You've got it right. Going out in the ocean, take a liferaft. Don't know how much it costs to rent one as we have our own Switlik 6-man raft, but whatever it is you'll be buying at the very least peace of mind and at the most, your lives. An inflatable is not a liferaft and towing any dinghy in the ocean IMHO is a very poor idea. Also go with Hud's suggestion and rent an EPIRB. And make sure you have harnesses, tethers and jacklines set up. Our rule and I expect that of many others on this forum is that you don't come on deck when your sailing in the ocean without hooking up to a jackline.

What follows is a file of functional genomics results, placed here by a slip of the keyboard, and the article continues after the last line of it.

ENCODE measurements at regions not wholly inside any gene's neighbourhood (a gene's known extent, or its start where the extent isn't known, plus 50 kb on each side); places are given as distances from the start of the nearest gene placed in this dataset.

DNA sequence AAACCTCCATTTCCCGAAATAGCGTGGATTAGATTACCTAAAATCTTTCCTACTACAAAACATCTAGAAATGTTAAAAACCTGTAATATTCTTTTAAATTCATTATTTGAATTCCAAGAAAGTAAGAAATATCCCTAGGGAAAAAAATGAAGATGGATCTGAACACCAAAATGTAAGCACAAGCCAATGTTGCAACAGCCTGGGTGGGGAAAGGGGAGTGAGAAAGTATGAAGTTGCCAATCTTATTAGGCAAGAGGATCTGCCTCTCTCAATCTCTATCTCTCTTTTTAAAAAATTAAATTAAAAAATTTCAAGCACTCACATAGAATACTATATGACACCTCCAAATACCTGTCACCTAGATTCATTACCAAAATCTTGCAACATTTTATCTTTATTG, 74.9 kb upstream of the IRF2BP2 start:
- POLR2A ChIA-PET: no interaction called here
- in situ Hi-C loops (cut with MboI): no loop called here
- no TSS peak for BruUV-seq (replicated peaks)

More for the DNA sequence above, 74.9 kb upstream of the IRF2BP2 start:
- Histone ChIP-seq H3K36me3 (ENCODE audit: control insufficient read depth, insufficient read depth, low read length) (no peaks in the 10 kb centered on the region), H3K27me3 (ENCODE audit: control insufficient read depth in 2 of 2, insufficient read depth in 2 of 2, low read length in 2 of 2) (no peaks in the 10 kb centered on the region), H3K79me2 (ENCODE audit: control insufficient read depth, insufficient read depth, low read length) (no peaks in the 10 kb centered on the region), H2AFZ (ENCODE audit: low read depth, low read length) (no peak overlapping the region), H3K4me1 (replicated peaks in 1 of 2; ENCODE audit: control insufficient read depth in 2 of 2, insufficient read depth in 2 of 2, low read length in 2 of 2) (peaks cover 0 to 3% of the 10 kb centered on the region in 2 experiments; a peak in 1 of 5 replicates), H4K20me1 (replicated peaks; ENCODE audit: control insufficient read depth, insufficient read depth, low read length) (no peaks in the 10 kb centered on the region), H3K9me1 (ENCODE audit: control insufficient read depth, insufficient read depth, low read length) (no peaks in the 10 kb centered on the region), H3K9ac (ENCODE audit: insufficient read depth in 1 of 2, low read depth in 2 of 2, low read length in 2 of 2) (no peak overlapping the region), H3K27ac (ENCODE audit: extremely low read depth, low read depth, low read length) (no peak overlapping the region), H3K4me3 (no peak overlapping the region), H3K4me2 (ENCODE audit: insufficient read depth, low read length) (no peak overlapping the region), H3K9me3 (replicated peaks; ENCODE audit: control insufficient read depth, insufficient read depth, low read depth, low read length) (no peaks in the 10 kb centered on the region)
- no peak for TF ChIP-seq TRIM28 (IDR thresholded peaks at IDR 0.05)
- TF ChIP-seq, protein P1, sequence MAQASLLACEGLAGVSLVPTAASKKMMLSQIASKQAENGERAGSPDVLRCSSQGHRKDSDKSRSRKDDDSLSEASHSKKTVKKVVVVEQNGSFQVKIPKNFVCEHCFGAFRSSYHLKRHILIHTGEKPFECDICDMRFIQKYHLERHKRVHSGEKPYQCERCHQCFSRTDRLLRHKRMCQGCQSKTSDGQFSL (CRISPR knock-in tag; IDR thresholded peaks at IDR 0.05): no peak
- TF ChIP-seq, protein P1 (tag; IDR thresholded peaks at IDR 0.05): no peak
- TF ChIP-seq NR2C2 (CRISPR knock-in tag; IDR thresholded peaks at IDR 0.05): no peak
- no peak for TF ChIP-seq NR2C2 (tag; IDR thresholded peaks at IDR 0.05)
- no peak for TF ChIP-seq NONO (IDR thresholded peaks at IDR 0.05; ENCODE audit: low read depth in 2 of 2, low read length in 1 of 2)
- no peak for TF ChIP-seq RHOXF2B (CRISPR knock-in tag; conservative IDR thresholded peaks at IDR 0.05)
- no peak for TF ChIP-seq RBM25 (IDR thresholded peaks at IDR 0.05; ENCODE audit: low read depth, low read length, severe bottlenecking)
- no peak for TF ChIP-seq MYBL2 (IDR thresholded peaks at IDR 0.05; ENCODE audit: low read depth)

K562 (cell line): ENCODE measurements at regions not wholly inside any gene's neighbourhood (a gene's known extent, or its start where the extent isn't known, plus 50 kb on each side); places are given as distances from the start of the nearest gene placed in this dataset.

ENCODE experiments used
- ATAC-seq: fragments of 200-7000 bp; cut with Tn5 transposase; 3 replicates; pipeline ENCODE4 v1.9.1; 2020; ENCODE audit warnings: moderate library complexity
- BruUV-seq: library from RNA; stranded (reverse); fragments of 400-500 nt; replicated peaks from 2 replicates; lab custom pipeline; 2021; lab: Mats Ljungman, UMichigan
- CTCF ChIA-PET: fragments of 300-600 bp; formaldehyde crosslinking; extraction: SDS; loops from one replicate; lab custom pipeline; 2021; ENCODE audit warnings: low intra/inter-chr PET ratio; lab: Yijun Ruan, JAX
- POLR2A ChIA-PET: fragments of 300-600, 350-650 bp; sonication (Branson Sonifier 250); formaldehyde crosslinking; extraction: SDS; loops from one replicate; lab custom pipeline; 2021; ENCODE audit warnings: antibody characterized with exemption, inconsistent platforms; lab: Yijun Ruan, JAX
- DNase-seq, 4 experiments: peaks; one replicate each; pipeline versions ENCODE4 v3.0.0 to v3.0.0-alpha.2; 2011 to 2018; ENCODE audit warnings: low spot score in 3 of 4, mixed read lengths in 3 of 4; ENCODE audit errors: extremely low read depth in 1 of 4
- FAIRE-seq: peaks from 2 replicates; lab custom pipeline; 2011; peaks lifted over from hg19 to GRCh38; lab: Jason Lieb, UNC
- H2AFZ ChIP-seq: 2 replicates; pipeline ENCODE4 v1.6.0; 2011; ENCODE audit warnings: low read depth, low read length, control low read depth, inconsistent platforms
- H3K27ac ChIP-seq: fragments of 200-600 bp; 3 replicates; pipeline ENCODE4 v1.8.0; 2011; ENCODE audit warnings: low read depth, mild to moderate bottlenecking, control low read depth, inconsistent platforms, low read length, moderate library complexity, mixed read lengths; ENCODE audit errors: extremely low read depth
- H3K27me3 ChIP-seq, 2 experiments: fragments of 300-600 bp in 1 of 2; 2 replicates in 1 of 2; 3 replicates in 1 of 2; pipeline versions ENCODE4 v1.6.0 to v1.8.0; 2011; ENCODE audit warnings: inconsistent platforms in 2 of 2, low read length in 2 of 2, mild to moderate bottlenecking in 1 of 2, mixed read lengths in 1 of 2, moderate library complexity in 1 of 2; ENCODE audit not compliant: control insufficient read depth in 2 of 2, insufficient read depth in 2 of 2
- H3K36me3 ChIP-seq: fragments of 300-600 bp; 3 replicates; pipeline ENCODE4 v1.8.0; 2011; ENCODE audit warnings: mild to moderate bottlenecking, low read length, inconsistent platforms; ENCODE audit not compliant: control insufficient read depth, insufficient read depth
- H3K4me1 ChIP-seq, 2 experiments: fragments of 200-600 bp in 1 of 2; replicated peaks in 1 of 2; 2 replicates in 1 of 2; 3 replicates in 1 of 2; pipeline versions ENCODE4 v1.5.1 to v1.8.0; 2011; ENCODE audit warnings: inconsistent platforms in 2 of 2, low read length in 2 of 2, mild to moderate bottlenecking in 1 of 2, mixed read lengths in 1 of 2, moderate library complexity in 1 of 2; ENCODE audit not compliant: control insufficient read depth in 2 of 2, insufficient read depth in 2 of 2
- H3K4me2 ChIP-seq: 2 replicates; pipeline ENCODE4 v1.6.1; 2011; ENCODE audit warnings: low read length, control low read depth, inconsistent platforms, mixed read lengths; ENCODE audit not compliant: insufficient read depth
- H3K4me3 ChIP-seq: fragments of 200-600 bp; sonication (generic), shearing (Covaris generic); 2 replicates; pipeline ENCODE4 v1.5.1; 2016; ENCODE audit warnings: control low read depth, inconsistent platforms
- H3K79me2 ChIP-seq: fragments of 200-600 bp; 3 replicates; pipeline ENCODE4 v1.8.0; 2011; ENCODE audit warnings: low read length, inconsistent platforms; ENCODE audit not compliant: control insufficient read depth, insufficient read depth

The fact is you might not really need any of this. I sincerely hope you have sunny skies, moderate wind and following seas but it never pays to igniore safety.
And I think that a course close in to the Jersey shore should be reconsidered. A look at the charts will show you that there a just a few places to run to on that coast and in bad weather your boat might not have enough power to get through some of the inlets. What you're going to need is sea room (Any Jersey folks on the forum who can give yea or nay on this?)
On my way up to Cape Cod I've always kept well offshore and not only because I was aiming for the end of Long Island. Lee shores with no place to run just scare me.